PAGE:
PIEDMONT — Law enforcement officers have a duty of the highest honor. They serve our communities and investigate danger with a near-instant readiness that protects our way of life. Community blood donors also serve, saving the lives of patients being treated for cancer, undergoing surgery or needing emergency care after a traumatic event. In honor of National Police Week (May 16-20), The Blood Connection will join law enforcement agencies to pay tribute to the courage of the many law enforcement officers whose lives have been taken in the line of duty.
“We hope every eligible donor will give the gift of life next week as we honor law enforcement in our communities,” said The Blood Connection President and CEO Delisa English. “We thank law enforcement agencies that keep our communities safe and protect the freedoms we enjoy. We also appreciate our blood donors who give with the same spirit of service and sacrifice as the fallen we honor.”
The Blood Connection will hold law enforcement blood drives throughout the Upstate during National Police Week. The blood drive in Union will be held Thursday, May 19, at Wal Mart, 513 N. Duncan Bypass, from 11:30 a.m.-4:30 p.m.
In addition, donors can honor law enforcement by donating blood at any of The Blood Connection’s donation centers in Greenville, Seneca, Greenwood, Spartanburg, and Easley, South Carolina. Donations can also be made at TBC’s donation center in Hendersonville, NC.
In 1962, President John F. Kennedy signed a proclamation that designated May 15 as Peace Officers Memorial Day. The week in which that day falls is also known as National Police Week. Every year during police week, tens of thousands of law enforcement officers gather in Washington, DC to take part in a number of events designed to pay honor to those officers who have made the ultimate sacrifice in the line of duty. In Greenville, the Upstate and Western North Carolina, The Blood Connection holds blood drives annually to honor and remember law enforcement officers who made the ultimate sacrifice, as well as the family members, friends and fellow officers left behind.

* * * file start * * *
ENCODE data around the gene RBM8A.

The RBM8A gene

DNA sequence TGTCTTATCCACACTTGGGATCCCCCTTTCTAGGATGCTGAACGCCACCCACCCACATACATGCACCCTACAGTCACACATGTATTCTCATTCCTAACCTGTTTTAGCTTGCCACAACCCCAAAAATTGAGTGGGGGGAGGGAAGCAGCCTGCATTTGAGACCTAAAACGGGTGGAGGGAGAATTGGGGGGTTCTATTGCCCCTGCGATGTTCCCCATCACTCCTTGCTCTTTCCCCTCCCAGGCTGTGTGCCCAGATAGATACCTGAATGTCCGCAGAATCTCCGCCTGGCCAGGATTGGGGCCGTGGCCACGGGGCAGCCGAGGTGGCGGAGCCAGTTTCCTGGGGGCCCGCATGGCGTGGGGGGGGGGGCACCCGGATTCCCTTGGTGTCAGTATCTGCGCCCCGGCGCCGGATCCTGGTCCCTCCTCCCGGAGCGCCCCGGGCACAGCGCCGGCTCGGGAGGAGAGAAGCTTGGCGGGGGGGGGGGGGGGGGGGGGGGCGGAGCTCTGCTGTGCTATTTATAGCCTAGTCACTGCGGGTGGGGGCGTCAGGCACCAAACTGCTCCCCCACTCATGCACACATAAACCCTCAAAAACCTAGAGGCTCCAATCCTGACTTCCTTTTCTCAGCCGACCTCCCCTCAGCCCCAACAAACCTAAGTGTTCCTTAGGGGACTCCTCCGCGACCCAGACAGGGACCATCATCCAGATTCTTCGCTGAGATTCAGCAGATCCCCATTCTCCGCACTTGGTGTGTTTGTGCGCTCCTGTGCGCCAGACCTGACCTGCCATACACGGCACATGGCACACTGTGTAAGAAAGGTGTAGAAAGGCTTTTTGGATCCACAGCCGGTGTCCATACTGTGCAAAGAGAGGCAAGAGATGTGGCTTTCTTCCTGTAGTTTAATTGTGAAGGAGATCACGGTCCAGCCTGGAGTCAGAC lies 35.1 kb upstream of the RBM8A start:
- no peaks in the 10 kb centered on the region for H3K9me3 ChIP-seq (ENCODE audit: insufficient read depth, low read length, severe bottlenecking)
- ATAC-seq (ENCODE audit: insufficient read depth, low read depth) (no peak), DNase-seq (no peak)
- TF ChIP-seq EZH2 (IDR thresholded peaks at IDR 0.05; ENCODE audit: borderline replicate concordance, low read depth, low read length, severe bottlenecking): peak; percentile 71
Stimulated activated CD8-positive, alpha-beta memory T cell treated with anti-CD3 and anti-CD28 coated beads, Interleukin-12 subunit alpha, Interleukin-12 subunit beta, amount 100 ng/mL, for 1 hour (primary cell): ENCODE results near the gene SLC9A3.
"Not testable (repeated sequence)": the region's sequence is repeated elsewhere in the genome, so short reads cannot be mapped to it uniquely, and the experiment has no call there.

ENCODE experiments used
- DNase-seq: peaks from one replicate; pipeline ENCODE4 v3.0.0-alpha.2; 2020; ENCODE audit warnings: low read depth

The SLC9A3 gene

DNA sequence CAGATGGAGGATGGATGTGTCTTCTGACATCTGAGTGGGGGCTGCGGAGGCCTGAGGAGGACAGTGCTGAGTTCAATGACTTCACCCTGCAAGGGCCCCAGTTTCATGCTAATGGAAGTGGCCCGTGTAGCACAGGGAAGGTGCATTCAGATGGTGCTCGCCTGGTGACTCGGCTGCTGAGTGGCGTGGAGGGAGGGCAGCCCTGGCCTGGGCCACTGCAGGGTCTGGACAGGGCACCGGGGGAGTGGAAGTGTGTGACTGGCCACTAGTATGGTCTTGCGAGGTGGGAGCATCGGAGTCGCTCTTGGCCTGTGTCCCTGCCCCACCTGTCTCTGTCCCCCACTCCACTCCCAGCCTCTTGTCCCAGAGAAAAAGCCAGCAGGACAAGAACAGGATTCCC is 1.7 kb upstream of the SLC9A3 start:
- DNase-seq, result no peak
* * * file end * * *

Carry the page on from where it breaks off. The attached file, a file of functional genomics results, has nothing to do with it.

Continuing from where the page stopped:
To donate blood, donors must be at least 16, weigh at least 110 pounds and be in generally good health. Sixteen year olds must have written parental permission.
“Every two seconds someone needs blood, and every blood type is needed,” said English. “Remember, it’s only through the lifesaving gifts of community blood donors that we can ensure a child celebrates another birthday, that a mother sees her children grow up, and that a patient can beat cancer.”
About The Blood Connection
Founded in 1979 in Greenville, SC, The Blood Connection (TBC) is the largest independently managed, non-profit community blood center in the region. It recruits donors and collects blood within an 8,390 square mile area of South Carolina, Georgia and North Carolina. In South Carolina, TBC supports Greenville, Spartanburg, Union, Pickens, Oconee, Greenwood, McCormick, Laurens, and Newberry Counties. In Georgia, TBC supports Stephens County. In 2011, The Blood Connection expanded into Western North Carolina and now serves Polk, Buncombe, Transylvania, McDowell, Macon and Henderson Counties.
Licensed and regulated by the U.S. Food and Drug Administration, TBC collects blood from donors through bloodmobiles, portable field units, and fixed donation sites. It holds approximately twelve blood drives every day and collects over 120,000 units of blood, platelets and plasma each year to connect volunteer blood donors, hospitals, and patients needing life-saving transfusions. For more information, visit thebloodconnection.org.
This story courtesy of The Blood Connection.